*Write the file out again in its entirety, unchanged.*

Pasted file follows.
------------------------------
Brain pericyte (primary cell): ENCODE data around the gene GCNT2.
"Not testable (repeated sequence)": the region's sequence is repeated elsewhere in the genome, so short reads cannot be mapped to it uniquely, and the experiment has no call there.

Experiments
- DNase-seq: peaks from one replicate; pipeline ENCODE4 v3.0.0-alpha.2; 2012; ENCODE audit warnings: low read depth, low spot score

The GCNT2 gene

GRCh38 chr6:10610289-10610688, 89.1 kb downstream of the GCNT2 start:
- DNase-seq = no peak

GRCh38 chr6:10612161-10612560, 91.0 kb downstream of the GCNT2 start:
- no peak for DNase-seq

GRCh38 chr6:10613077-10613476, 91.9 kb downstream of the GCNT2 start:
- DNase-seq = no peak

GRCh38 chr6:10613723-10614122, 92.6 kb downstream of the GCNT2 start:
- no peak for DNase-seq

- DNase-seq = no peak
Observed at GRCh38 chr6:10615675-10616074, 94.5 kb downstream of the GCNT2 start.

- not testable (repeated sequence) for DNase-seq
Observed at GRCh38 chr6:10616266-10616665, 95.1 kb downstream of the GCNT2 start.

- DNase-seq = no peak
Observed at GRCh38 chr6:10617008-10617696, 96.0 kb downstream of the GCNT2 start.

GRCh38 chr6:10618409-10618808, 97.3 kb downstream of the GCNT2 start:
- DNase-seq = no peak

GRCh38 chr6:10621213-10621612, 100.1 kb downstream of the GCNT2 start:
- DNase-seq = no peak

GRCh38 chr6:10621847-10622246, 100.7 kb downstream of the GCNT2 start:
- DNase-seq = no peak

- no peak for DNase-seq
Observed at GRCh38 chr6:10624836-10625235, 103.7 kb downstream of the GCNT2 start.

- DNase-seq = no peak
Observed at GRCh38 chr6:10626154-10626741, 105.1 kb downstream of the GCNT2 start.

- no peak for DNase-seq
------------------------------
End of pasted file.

Brain pericyte (primary cell): ENCODE data around the gene GCNT2.
"Not testable (repeated sequence)": the region's sequence is repeated elsewhere in the genome, so short reads cannot be mapped to it uniquely, and the experiment has no call there.

Experiments
- DNase-seq: peaks from one replicate; pipeline ENCODE4 v3.0.0-alpha.2; 2012; ENCODE audit warnings: low read depth, low spot score

The GCNT2 gene

GRCh38 chr6:10610289-10610688, 89.1 kb downstream of the GCNT2 start:
- DNase-seq = no peak

GRCh38 chr6:10612161-10612560, 91.0 kb downstream of the GCNT2 start:
- no peak for DNase-seq

GRCh38 chr6:10613077-10613476, 91.9 kb downstream of the GCNT2 start:
- DNase-seq = no peak

GRCh38 chr6:10613723-10614122, 92.6 kb downstream of the GCNT2 start:
- no peak for DNase-seq

- DNase-seq = no peak
Observed at GRCh38 chr6:10615675-10616074, 94.5 kb downstream of the GCNT2 start.

- not testable (repeated sequence) for DNase-seq
Observed at GRCh38 chr6:10616266-10616665, 95.1 kb downstream of the GCNT2 start.

- DNase-seq = no peak
Observed at GRCh38 chr6:10617008-10617696, 96.0 kb downstream of the GCNT2 start.

GRCh38 chr6:10618409-10618808, 97.3 kb downstream of the GCNT2 start:
- DNase-seq = no peak

GRCh38 chr6:10621213-10621612, 100.1 kb downstream of the GCNT2 start:
- DNase-seq = no peak

GRCh38 chr6:10621847-10622246, 100.7 kb downstream of the GCNT2 start:
- DNase-seq = no peak

- no peak for DNase-seq
Observed at GRCh38 chr6:10624836-10625235, 103.7 kb downstream of the GCNT2 start.

- DNase-seq = no peak
Observed at GRCh38 chr6:10626154-10626741, 105.1 kb downstream of the GCNT2 start.

- no peak for DNase-seq